Ontario tuition highest, study says

University Senate approves amnesty for students who attend protest rally

Society of Graduate and Professional Students Vice-President (Campaigns and Community Affairs) Steve Osterberg says the average student loan debt is more than $20,000.
Society of Graduate and Professional Students Vice-President (Campaigns and Community Affairs) Steve Osterberg says the average student loan debt is more than $20,000.

Ontario universities have the highest tuition fees in Canada, according to a Statistics Canada report released on Tuesday.

Ontario university students pay, on average, just under $6,000 a year, whereas students in Quebec pay, on average, just under $2,300.

The national average tuition fee is $4,917, the report said.

Last year, Ontario’s universities increased their tuition fees by an average of five per cent, the largest increase in Canada.

“We’re all suffering because transfer payments from the federal government just aren’t there anymore,” Society of Graduate and Professional Studies Vice-President (Campaigns and Community Affairs) Steve Osterberg said.

When the federal government stopped payments earmarked for education to the provincial governments in the early 1990s, students nationwide began the Drop the Tuition Fees campaign, Osterberg said.

“We all have to work together and convince the federal government that universities can’t operate without that money,” he said.

Osterberg said he thinks problems associated with underfunding at Queen’s include the fact that classes are too big, graduate students are overworked, no new residences have been built since 2003 and department cuts are widespread.

“To get a job in Ontario, you need to have a post-secondary degree,” he said. “The problem is that the government is making it harder and harder to pay for.”

Access to education should be based on merit, not wealth, he said.

“[The campaign] is urging government to reduce tuition for all students, convert a portion of every student loan to a grant and pledge multi-year funding.”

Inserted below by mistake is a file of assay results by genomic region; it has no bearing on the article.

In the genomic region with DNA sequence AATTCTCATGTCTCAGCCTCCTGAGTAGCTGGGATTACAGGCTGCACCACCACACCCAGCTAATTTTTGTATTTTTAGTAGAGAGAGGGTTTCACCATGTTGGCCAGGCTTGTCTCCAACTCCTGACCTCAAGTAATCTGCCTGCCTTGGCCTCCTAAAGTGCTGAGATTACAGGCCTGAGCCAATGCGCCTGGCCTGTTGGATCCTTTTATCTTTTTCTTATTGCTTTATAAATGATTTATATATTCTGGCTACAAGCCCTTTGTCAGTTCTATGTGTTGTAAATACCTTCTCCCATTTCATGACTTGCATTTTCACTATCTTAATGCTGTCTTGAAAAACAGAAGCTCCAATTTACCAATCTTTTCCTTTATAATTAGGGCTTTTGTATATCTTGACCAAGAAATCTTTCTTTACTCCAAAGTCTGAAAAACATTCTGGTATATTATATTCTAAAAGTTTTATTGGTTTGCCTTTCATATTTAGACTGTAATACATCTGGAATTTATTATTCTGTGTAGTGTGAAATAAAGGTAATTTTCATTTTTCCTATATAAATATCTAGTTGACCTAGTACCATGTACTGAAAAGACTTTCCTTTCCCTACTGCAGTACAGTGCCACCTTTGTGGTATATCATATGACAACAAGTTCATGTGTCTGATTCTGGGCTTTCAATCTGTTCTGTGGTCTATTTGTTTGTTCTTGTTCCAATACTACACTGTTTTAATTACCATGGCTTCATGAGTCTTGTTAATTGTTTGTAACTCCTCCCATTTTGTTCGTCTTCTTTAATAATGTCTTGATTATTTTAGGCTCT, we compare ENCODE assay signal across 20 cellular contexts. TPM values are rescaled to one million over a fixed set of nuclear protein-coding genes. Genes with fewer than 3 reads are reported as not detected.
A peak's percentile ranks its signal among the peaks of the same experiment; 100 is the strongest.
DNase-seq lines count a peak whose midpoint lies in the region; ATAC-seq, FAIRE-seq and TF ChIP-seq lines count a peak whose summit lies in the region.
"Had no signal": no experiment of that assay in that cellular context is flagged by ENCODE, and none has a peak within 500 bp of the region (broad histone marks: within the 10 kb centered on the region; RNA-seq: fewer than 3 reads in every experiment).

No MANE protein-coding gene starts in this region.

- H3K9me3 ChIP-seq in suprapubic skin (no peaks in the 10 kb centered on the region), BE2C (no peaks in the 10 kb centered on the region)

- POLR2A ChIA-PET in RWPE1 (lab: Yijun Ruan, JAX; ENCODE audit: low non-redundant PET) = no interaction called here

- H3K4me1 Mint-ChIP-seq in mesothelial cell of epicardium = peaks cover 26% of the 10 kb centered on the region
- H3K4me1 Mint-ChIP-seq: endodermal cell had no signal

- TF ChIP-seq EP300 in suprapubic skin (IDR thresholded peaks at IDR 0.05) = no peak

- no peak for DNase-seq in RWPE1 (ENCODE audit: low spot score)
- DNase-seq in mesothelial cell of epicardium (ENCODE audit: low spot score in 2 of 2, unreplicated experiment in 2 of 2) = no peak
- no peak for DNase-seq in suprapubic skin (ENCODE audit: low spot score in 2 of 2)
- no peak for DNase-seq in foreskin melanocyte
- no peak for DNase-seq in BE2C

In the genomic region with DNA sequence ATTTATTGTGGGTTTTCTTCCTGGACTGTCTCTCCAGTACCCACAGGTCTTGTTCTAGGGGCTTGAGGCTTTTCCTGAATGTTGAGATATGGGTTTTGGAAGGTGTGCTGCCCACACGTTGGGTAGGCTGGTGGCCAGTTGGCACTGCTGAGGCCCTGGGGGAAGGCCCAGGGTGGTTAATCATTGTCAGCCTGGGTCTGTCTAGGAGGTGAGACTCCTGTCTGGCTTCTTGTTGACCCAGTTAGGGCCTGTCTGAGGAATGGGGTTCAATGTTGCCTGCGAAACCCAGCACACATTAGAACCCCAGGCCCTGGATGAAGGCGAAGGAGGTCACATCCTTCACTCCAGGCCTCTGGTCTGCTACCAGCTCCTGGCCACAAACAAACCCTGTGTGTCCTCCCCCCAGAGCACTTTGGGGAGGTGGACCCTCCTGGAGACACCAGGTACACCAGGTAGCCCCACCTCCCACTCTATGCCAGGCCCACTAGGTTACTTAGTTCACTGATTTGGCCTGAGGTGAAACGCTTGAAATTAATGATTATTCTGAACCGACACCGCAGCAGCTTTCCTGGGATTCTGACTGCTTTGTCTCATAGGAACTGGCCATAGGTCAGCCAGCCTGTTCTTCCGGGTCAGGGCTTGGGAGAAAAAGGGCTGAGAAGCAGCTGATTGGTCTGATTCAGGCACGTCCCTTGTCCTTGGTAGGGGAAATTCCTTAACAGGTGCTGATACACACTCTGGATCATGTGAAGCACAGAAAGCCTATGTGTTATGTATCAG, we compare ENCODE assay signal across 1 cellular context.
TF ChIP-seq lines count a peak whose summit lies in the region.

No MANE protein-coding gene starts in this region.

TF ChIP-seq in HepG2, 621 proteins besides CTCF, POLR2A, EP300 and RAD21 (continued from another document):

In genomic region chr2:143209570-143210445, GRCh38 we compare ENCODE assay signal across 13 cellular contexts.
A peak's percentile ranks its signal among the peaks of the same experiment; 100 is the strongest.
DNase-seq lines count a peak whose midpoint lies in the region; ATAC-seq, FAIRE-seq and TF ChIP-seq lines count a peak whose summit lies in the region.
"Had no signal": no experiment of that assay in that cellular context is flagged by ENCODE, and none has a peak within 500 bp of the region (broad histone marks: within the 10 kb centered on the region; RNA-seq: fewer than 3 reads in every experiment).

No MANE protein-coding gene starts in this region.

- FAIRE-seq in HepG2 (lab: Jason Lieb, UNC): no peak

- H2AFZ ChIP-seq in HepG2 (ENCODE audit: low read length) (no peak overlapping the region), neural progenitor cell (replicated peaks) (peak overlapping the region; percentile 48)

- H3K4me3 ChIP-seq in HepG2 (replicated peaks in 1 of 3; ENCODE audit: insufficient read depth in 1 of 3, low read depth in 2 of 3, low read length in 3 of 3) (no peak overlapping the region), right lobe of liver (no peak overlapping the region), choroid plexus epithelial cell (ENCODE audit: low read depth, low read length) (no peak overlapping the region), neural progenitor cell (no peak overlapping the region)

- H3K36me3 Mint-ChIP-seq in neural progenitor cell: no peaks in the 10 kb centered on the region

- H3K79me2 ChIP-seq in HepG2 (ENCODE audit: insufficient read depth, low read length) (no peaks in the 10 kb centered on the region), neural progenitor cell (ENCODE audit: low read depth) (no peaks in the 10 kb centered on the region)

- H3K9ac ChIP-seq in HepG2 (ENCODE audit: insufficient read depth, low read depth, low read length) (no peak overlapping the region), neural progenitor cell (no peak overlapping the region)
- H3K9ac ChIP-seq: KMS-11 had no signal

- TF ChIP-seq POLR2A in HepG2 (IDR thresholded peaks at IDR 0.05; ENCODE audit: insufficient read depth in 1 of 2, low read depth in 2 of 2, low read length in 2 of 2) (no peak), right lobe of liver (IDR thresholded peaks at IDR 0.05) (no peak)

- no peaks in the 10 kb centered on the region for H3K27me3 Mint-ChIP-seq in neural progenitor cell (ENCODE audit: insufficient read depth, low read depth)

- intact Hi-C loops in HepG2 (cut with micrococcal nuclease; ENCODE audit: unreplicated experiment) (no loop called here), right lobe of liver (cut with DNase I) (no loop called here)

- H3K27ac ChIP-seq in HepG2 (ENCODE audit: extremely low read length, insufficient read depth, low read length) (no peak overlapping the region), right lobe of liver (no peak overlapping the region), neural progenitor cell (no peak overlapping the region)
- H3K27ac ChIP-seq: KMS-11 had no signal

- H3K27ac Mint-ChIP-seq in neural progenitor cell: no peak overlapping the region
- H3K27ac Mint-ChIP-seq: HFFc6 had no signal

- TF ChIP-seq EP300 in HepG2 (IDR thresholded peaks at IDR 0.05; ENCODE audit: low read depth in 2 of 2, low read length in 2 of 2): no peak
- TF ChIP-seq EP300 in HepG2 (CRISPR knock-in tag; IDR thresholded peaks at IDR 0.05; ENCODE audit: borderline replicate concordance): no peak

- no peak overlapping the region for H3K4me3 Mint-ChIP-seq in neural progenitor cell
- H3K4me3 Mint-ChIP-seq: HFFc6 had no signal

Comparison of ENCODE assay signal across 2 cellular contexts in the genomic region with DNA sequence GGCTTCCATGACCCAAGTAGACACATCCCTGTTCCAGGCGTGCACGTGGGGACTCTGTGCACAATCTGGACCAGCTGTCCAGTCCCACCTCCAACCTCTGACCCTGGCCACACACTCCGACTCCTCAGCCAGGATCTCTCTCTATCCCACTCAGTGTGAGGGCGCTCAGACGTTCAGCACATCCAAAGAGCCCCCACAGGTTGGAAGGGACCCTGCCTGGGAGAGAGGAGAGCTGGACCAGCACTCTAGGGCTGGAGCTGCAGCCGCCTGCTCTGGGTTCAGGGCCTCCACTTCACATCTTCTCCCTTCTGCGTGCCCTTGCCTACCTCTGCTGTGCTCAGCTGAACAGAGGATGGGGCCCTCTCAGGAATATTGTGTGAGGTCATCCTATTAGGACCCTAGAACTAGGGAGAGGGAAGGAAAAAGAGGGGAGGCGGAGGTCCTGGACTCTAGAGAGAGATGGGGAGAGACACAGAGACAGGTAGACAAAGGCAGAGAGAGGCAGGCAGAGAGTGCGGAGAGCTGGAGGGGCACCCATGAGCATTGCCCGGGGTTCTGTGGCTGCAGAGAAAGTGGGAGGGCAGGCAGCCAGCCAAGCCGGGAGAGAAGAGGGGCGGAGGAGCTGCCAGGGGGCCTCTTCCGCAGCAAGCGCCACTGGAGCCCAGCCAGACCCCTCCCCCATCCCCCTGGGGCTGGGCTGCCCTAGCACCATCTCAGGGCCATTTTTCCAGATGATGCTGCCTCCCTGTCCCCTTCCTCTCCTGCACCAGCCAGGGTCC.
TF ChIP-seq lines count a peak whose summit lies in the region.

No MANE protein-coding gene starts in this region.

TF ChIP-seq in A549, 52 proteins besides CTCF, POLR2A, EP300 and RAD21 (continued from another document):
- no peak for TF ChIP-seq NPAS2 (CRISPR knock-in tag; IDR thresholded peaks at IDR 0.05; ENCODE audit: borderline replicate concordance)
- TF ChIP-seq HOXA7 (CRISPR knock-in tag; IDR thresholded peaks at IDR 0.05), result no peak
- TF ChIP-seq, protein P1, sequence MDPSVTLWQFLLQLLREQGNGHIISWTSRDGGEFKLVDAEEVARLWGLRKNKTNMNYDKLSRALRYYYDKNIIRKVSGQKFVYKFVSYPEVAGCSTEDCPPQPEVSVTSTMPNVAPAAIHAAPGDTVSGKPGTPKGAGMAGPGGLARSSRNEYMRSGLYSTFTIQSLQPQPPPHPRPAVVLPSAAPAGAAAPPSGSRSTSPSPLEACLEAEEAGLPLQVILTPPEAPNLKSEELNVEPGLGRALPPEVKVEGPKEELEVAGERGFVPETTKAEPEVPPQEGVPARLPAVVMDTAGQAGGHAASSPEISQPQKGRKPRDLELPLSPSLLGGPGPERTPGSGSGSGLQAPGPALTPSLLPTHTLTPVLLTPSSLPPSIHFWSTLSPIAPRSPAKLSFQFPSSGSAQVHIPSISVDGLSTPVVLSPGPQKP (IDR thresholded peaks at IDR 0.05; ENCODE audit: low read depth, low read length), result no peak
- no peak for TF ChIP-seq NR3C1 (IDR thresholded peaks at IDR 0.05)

Drop the Tuition Fees has a postcard campaign, Osterberg said. More than 85,000 students have signed cards that will be mailed to Ontario Premier Dalton McGuinty.

“We want tuition to be brought to the national average,” he said. “The argument made by the government is that we get the best education. ... I don’t buy it.

There will be rallies in Toronto and Ottawa on Nov. 5 to promote the campaign, he said. Smaller cities will also host rallies.

The University Senate has asked faculty for an amnesty to allow students out of class that day if they want to participate in the rally.

Vice-Principal (Academic) Patrick Deane said there could be many factors that led Ontario to have the highest tuition fees in the country.

“It may be that the costs of education in Ontario are higher,” he said.

Deane said he thinks costs should be balanced between government, grants and students so they’re split fairly.

“If the grant is going up, perhaps the fees need to go up, but if the grant isn’t going up, there’s going to be quite a pressure on those [tuition] fees,” he said.

“I think higher education should be accessible to all, but that doesn’t mean it should be free or inexpensive,” he said, adding that although a decrease in tuition would be nice for students, it would be difficult to cut fees without sacrificing quality because of the economic situation.

Osterberg said the average student loan debt is more than $20,000.

He said he thinks the economic climate makes it difficult for students to find summer or part-time jobs.

“The government has shown that if times are desperate enough, there is money,” he said. “They aren’t choosing students.”

Ontario Undergraduate Student Alliance (OUSA) President Dan Moulton said he thinks when the province tells universities they can increase tuition fees by five per cent per year, they’ll raise fees by that amount.

“OUSA is calling for government to regulate tuition to Consumer Price Index, which is about two per cent,” he said.

The Consumer Price Index (CPI) reflects the average rate of inflation for the average consumer.

In Ontario, students pay, on average, 45 per cent of their university’s operating budgets, he said. The national average is 33 per cent.

“It’s very concerning for students,” Moulton said. “They feel the pressure even in high school. ... High costs can steer students away from it before they’ve even started.”

—With files from Holly Tousignant

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